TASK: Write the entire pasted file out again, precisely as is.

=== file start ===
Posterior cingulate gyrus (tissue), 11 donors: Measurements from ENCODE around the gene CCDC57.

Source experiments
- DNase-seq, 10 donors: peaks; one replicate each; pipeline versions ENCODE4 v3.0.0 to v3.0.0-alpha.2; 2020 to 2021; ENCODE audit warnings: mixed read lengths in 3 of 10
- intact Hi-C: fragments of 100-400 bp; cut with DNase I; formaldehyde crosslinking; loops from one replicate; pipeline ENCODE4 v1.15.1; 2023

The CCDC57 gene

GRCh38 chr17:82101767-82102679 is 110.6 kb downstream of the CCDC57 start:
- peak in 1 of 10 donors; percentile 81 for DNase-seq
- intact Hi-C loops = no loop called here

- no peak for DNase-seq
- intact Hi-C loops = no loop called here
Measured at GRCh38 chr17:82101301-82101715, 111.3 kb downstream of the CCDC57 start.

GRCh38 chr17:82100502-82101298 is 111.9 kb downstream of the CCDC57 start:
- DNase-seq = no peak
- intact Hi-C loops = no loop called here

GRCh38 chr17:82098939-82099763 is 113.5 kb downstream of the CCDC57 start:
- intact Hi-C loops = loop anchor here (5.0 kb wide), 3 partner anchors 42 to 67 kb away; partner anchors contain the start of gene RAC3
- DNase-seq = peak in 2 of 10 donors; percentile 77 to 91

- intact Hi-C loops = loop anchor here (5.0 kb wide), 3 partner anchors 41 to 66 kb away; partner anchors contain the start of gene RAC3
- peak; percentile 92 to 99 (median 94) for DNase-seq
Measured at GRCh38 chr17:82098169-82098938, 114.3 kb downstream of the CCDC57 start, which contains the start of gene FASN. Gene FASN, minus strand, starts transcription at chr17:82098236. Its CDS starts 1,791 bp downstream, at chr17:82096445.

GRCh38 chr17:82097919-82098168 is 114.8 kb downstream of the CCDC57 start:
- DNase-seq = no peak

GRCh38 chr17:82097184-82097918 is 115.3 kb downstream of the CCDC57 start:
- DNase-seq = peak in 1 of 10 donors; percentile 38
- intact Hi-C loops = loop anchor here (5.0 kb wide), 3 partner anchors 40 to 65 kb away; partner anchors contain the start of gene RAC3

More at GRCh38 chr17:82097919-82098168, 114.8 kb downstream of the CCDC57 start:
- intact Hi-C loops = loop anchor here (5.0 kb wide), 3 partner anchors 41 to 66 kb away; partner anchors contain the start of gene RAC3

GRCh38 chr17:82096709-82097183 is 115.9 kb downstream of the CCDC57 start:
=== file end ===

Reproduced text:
Posterior cingulate gyrus (tissue), 11 donors: Measurements from ENCODE around the gene CCDC57.

Source experiments
- DNase-seq, 10 donors: peaks; one replicate each; pipeline versions ENCODE4 v3.0.0 to v3.0.0-alpha.2; 2020 to 2021; ENCODE audit warnings: mixed read lengths in 3 of 10
- intact Hi-C: fragments of 100-400 bp; cut with DNase I; formaldehyde crosslinking; loops from one replicate; pipeline ENCODE4 v1.15.1; 2023

The CCDC57 gene

GRCh38 chr17:82101767-82102679 is 110.6 kb downstream of the CCDC57 start:
- peak in 1 of 10 donors; percentile 81 for DNase-seq
- intact Hi-C loops = no loop called here

- no peak for DNase-seq
- intact Hi-C loops = no loop called here
Measured at GRCh38 chr17:82101301-82101715, 111.3 kb downstream of the CCDC57 start.

GRCh38 chr17:82100502-82101298 is 111.9 kb downstream of the CCDC57 start:
- DNase-seq = no peak
- intact Hi-C loops = no loop called here

GRCh38 chr17:82098939-82099763 is 113.5 kb downstream of the CCDC57 start:
- intact Hi-C loops = loop anchor here (5.0 kb wide), 3 partner anchors 42 to 67 kb away; partner anchors contain the start of gene RAC3
- DNase-seq = peak in 2 of 10 donors; percentile 77 to 91

- intact Hi-C loops = loop anchor here (5.0 kb wide), 3 partner anchors 41 to 66 kb away; partner anchors contain the start of gene RAC3
- peak; percentile 92 to 99 (median 94) for DNase-seq
Measured at GRCh38 chr17:82098169-82098938, 114.3 kb downstream of the CCDC57 start, which contains the start of gene FASN. Gene FASN, minus strand, starts transcription at chr17:82098236. Its CDS starts 1,791 bp downstream, at chr17:82096445.

GRCh38 chr17:82097919-82098168 is 114.8 kb downstream of the CCDC57 start:
- DNase-seq = no peak

GRCh38 chr17:82097184-82097918 is 115.3 kb downstream of the CCDC57 start:
- DNase-seq = peak in 1 of 10 donors; percentile 38
- intact Hi-C loops = loop anchor here (5.0 kb wide), 3 partner anchors 40 to 65 kb away; partner anchors contain the start of gene RAC3

More at GRCh38 chr17:82097919-82098168, 114.8 kb downstream of the CCDC57 start:
- intact Hi-C loops = loop anchor here (5.0 kb wide), 3 partner anchors 41 to 66 kb away; partner anchors contain the start of gene RAC3

GRCh38 chr17:82096709-82097183 is 115.9 kb downstream of the CCDC57 start: